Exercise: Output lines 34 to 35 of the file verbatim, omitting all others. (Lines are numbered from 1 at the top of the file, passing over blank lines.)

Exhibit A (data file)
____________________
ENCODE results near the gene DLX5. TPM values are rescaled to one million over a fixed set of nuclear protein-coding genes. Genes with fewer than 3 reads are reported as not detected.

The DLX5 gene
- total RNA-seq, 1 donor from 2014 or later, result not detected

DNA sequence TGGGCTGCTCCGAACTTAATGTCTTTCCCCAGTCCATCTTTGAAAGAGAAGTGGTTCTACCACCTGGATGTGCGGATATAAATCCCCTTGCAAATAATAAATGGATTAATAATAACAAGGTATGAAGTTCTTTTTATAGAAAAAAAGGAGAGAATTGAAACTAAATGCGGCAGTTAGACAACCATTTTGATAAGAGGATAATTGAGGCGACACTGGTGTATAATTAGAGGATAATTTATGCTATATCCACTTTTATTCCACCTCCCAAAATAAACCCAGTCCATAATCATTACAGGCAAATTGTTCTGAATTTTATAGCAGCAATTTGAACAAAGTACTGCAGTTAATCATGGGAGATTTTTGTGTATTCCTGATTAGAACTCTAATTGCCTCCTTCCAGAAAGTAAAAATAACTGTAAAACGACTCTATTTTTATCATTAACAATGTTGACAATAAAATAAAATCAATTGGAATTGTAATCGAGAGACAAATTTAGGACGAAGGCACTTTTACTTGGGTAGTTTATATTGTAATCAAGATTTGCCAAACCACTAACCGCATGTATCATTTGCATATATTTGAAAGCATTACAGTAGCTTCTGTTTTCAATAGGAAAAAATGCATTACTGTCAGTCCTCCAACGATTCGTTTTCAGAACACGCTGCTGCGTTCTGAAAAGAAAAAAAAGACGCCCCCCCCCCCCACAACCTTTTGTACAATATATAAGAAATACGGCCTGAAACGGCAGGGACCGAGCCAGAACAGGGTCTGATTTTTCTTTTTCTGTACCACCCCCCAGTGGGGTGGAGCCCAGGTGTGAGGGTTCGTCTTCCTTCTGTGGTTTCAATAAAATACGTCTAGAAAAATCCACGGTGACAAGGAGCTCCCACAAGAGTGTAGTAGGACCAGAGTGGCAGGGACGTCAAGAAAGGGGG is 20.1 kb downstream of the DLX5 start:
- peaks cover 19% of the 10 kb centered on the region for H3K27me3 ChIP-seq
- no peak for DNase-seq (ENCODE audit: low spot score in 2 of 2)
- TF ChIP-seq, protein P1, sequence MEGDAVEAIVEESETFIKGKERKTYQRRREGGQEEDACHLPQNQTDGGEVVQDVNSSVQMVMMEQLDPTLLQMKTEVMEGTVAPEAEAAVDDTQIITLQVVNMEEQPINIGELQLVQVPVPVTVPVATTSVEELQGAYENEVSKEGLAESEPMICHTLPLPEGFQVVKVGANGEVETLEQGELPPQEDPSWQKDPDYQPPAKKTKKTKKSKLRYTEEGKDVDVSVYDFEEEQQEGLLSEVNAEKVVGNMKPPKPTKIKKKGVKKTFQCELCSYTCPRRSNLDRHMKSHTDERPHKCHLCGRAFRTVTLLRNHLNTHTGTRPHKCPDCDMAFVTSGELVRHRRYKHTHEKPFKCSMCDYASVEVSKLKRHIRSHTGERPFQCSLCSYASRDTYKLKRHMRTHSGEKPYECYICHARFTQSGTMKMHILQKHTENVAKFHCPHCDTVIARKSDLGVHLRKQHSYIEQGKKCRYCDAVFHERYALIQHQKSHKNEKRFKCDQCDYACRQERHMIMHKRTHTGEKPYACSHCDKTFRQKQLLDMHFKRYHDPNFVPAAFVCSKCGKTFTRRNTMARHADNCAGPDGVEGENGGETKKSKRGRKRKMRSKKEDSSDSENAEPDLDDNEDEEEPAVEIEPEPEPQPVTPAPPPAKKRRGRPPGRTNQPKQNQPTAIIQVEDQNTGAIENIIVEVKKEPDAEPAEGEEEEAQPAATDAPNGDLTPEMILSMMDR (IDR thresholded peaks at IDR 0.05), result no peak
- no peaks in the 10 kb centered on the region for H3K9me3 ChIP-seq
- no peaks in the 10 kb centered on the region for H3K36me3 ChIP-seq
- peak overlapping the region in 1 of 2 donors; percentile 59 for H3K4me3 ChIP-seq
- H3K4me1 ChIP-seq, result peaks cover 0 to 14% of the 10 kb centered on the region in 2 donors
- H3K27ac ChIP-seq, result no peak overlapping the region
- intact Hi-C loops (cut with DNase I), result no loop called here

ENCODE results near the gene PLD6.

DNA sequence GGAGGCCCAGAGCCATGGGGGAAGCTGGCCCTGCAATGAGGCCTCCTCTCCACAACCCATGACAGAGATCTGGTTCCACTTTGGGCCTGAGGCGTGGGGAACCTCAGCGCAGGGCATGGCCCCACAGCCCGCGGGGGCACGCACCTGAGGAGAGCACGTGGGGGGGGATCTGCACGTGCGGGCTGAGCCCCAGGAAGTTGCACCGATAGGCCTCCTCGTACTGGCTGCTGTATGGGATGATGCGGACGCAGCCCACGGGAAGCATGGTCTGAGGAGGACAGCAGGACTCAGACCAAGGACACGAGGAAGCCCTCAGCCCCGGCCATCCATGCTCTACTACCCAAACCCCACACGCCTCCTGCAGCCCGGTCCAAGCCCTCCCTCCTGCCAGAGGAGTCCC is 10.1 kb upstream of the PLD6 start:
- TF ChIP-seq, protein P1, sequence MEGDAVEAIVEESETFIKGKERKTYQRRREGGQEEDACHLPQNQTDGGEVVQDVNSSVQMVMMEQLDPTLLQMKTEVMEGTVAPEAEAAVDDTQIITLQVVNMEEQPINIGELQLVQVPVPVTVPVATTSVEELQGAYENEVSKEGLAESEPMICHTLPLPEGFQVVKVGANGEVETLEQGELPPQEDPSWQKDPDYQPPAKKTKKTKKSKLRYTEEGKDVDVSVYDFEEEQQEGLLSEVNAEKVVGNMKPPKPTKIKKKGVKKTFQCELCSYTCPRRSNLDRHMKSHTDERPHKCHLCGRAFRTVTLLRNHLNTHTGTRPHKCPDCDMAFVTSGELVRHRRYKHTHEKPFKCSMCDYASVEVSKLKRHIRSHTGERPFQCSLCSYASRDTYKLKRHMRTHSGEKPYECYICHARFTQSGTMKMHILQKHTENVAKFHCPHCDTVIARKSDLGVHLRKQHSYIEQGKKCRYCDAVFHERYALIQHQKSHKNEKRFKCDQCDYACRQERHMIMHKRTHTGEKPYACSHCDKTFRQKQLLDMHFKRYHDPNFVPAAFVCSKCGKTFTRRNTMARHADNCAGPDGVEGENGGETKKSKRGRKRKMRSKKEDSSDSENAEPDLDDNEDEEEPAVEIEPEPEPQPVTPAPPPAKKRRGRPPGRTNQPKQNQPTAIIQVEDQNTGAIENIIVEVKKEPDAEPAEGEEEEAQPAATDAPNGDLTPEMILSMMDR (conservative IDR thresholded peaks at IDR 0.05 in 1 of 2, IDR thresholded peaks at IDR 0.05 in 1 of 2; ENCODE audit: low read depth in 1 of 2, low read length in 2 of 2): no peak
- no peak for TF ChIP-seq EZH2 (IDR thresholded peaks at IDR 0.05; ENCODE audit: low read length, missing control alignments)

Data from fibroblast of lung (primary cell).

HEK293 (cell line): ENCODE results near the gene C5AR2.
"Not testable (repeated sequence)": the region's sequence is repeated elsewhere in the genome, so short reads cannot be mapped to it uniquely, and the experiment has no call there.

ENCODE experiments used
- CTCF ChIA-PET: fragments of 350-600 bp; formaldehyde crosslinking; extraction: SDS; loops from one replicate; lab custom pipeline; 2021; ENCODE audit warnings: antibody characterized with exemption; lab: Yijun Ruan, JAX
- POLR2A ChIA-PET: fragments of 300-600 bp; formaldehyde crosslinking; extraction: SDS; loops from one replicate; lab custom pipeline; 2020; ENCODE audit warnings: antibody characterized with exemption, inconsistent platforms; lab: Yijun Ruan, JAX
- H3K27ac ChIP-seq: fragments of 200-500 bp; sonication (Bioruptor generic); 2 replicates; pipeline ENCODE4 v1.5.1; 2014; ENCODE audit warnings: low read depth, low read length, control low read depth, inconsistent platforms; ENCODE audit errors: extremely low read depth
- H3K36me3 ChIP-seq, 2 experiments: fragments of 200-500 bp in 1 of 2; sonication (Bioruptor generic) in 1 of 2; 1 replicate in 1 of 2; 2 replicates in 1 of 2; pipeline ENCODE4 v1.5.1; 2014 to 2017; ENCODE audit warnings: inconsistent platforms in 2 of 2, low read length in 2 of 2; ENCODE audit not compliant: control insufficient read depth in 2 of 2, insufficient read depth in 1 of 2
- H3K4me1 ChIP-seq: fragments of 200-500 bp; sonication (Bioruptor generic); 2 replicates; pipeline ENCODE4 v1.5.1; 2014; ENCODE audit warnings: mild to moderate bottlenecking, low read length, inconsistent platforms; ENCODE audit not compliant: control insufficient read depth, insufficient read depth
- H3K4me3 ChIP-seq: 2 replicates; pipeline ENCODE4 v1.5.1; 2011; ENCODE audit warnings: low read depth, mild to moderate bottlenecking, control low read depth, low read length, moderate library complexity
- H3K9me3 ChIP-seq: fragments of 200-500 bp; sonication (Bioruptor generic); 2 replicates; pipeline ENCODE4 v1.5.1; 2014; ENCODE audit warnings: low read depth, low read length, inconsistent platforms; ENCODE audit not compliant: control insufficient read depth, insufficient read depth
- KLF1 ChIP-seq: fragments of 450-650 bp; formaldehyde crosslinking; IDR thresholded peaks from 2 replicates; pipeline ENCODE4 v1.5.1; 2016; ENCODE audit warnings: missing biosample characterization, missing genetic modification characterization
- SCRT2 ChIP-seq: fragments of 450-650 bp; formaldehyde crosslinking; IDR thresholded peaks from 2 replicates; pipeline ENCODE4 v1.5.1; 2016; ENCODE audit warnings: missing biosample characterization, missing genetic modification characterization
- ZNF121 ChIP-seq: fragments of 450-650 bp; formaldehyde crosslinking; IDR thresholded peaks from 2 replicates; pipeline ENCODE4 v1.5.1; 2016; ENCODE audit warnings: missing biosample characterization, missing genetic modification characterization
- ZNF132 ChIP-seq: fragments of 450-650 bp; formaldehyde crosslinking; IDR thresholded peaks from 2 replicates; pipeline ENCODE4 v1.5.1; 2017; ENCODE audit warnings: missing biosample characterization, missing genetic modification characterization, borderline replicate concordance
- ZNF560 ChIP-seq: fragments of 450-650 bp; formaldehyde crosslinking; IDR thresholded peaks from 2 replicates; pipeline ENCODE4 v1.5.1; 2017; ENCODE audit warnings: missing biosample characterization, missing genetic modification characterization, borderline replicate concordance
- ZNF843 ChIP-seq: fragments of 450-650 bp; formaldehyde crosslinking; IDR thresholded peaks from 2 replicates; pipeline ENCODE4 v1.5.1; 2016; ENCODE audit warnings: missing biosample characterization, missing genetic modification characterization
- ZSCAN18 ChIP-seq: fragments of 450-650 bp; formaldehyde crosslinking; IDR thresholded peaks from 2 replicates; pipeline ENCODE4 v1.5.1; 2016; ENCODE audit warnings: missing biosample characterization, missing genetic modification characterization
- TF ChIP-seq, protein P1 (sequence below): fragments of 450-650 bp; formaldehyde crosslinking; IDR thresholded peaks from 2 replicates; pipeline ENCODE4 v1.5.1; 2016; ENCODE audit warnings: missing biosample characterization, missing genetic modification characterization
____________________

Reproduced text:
- ZNF843 ChIP-seq: fragments of 450-650 bp; formaldehyde crosslinking; IDR thresholded peaks from 2 replicates; pipeline ENCODE4 v1.5.1; 2016; ENCODE audit warnings: missing biosample characterization, missing genetic modification characterization
- ZSCAN18 ChIP-seq: fragments of 450-650 bp; formaldehyde crosslinking; IDR thresholded peaks from 2 replicates; pipeline ENCODE4 v1.5.1; 2016; ENCODE audit warnings: missing biosample characterization, missing genetic modification characterization